All this is biology.
Now put this in theological terms. During pregnancy, Jesus’ cells invade Mary. Mary does not reject Jesus. Jesus and Mary exchange material. Some of Jesus’ cells are left behind in Mary after Jesus has been born, and by this means Mary has been changed, transformed by the 9-month Christ-pregnancy.
But Mary is the representative of humanity; she’s one of us. She is the type. So by spiritual extension, the Christ-event that began with Mary’s pregnancy and transforms her, also transforms you and me.
Jesus’ divine cells invade Mary. Jesus invades us – the divine spark within, like a divine radioactive core, ready to saturate all our cells, all our being, if only we will let it. As embryonic cells devour maternal tissue to enable exchange, so the divine core within can, if we allow it, devour our less salubrious parts, to enable exchange with God. Bishop Lancelot Andrewes in 1614 wrote: ‘He was not idle all the time He was an embryo — all the nine months He was in the womb; but then and there He even eat out the core of corruption that cleft to our nature and us …. [We] were by this means made beloved in Him … this the good by Christ an embryo.’ This is astonishing.
Exchange. The embryonic Christ and Mary exchange things through Jesus’ placenta. So we exchange with God: God sustains us, and we offer the sacrificial gifts of worship and compassion. I call this the doctrine of mystical intermingling, and I shall patent it!
Then there is community. Embryonic cells that invade the mother lose self-identity and become a community. This is an example of the mystical body of Christ where we lose our self-hood in community. We can be so much more effective when cooperating than when acting alone. The light in a glow-worm comes from millions of luminescent bacteria – one alone is invisible, but when they act together it’s a different story.
Given that we have this divine core within, why do we do rotten things like Peter, like Judas, like Pilate? Why, as Paul said, do we do what we know we shouldn’t, and don’t do what we know we should? Where do the demons come from? I don’t know. I look at newborn babies and see no evidence of them. The development of ego perhaos? But there are spiritual battles going on in us all the time, and these are with the demons that we need to guard against.
Using the image of God within, how do we allow this divine core to transform us?
- Mary listened. We need to listen to the still small voice, the implanted word.
- Mary did not resist. It’s not that we have to do something actively, it’s that we have to stop doing something, and the thing we need to stop doing is resisting.
- Thus we let the divine core within expand to fill our skins and suffuse all our tissues and thoughts. This is salvation, redemption, deification, theosis.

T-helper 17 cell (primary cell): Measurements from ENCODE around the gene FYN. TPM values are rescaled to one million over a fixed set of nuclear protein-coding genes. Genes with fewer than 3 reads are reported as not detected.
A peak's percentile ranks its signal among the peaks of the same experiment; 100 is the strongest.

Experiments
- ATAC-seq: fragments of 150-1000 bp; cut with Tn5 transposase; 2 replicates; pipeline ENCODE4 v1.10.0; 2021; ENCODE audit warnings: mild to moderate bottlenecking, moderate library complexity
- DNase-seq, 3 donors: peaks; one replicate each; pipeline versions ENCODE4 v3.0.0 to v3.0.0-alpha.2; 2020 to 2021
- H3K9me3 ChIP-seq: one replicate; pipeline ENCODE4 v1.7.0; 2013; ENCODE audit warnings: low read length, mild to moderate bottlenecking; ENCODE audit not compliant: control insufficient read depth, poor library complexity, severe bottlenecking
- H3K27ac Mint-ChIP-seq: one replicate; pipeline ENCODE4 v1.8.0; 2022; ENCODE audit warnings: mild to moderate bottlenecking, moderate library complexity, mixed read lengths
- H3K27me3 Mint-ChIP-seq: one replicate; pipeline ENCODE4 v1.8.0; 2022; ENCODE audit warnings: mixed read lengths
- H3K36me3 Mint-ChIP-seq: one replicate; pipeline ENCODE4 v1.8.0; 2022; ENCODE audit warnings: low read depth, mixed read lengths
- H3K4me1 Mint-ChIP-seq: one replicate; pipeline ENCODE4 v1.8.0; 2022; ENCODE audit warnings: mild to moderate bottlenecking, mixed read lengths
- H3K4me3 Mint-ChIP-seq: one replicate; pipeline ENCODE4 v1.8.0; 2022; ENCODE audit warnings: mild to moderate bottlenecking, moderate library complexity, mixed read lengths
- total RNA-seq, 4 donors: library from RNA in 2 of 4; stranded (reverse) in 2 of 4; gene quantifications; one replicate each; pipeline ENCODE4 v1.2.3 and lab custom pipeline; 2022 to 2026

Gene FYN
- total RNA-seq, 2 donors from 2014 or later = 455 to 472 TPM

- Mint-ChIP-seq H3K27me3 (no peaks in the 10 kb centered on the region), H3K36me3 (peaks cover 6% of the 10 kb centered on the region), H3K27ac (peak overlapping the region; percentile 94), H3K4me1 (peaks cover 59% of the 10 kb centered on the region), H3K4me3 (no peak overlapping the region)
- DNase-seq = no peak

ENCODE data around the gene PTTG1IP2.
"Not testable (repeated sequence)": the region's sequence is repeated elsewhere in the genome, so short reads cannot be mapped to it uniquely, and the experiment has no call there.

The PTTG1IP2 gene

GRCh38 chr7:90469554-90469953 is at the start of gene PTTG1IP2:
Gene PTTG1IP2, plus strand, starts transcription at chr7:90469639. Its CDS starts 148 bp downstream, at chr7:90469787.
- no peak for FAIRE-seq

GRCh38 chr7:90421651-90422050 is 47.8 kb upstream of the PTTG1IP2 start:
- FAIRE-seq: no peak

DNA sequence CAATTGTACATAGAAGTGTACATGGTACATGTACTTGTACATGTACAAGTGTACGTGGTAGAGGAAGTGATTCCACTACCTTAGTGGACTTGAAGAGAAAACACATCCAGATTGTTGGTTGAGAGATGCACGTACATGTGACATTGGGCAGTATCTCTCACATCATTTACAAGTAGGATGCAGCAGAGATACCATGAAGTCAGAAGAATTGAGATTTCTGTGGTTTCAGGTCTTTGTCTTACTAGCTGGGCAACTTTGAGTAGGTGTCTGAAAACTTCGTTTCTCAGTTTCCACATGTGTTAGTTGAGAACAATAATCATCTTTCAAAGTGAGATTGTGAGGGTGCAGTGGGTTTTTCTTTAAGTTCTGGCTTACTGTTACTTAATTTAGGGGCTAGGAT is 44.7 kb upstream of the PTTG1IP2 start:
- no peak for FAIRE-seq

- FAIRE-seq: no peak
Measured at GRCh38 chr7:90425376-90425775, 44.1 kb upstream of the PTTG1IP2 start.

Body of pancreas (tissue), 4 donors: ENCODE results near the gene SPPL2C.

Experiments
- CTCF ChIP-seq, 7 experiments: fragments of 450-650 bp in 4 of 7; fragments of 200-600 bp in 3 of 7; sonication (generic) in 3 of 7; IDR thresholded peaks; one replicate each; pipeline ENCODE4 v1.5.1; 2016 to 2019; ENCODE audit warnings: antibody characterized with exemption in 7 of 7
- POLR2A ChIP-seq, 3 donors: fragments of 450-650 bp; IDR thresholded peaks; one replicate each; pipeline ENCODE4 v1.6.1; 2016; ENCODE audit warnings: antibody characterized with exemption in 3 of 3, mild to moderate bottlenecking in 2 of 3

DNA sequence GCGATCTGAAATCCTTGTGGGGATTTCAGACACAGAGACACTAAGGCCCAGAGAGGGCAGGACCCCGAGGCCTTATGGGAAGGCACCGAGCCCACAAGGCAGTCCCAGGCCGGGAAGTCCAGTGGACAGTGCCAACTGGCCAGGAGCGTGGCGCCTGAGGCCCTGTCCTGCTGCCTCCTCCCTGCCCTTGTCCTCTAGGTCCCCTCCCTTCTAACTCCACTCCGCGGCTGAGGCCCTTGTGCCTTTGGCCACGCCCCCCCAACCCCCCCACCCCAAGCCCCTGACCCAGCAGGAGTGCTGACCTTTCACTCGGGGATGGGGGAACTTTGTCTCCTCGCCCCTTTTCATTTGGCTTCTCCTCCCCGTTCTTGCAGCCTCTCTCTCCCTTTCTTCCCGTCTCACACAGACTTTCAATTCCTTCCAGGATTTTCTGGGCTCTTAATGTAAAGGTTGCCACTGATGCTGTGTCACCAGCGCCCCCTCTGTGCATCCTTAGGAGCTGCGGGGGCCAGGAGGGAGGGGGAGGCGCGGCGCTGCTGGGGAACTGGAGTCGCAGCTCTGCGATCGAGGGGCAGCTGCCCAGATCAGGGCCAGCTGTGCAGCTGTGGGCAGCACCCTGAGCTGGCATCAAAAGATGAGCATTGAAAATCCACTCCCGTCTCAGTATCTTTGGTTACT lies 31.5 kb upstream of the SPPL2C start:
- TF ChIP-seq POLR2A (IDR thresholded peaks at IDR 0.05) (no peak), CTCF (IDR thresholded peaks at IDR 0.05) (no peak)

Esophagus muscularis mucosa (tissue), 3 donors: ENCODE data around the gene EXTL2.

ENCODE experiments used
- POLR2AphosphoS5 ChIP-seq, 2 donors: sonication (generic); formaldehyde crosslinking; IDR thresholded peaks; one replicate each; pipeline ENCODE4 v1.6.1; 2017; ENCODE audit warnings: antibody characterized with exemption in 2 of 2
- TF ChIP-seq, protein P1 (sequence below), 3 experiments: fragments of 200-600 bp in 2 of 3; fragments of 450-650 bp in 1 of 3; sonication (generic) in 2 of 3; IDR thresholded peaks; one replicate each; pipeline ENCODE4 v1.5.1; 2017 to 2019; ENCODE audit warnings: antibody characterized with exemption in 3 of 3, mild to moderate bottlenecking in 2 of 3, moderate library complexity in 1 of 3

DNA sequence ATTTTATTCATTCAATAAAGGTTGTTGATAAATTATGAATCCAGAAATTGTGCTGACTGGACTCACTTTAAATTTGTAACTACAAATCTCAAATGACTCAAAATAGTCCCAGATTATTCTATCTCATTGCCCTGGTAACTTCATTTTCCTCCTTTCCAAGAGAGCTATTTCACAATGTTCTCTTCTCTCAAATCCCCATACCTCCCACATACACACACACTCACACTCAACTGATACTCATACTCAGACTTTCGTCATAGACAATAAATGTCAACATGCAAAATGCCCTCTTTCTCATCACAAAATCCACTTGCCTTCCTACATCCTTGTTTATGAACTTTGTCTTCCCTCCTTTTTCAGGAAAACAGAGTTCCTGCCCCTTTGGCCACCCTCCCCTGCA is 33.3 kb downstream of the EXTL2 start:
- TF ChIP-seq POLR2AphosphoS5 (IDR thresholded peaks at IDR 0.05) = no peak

Honest self-examination is a key to this. It can melt away the demons, allowing the divine spark within to fill our skins. It is painful when the Divine light shines in our souls and we see our demons, addictions, starkly illuminated. But as Isaac the Syrian said, it is a spiritual gift from God for a man to perceive his sins. Only then can we repent. Isaac talks of three stages in the way of union: penitence, purification and perfection – that is to say, conversion of the will, liberation from the passions (detachment), and the acquisition of that perfect love which is the fullness of grace.
Mary is suffused with divine cells, she is divinized. She is a co-redemptrix. But remember, Mary is one of us, so we all share in this redemptive power if we choose to: we can all light the way for others. At our baptisms, each one of us becomes a Christ. As the Divine within suffuses all our tissues, so we have the new creation happening in and around our cells. We are transformed from one degree of glory to another.
Finish then thy new creation, wrote Charles Wesley, when we shall be changed from glory into Glory.
Mary enables this mystical intermingling of human and divine. It is based on sound theology and, amazingly, on sound biology. In the words of Mother Julian of Norwich, the Saviour ‘began his work very humbly and very gently in the Virgin’s womb.’
The battle for salvation is not about doing stuff and ticking boxes, but rather about relaxing so that the Divine core can expand to fill our skins, pushing out the demons. Imagine these demons as imps. When you recognise one, send it on its way. There’s nothing like the light of day to make these creatures dissolve. But there is a never-ending supply of them, and they keep us in exile from that inner sanctuary.
Here is a poem that talks of this inner kingdom, the holy of holies within. It was written by 20-year old Charles H Sorley who died weeks later in 1915 at the Battle of Loos.
From morn to midnight, all day through,
I laugh and play as others do,
I sin and chatter, just the same
As others with a different name.
And all year long upon the stage,
I dance and tumble and do rage
So vehemently, I scarcely see
The inner and eternal me.
I have a temple I do not
Visit, a heart I have forgot,
A self that I have never met,
A secret shrine—and yet, and yet
This sanctuary of my soul
Unwitting I keep white and whole,
Unlatched and lit, if Thou should’st care
To enter or to tarry there.
With parted lips and outstretched hands
And listening ears Thy servant stands,
Call Thou early, call Thou late,
To Thy great service dedicate.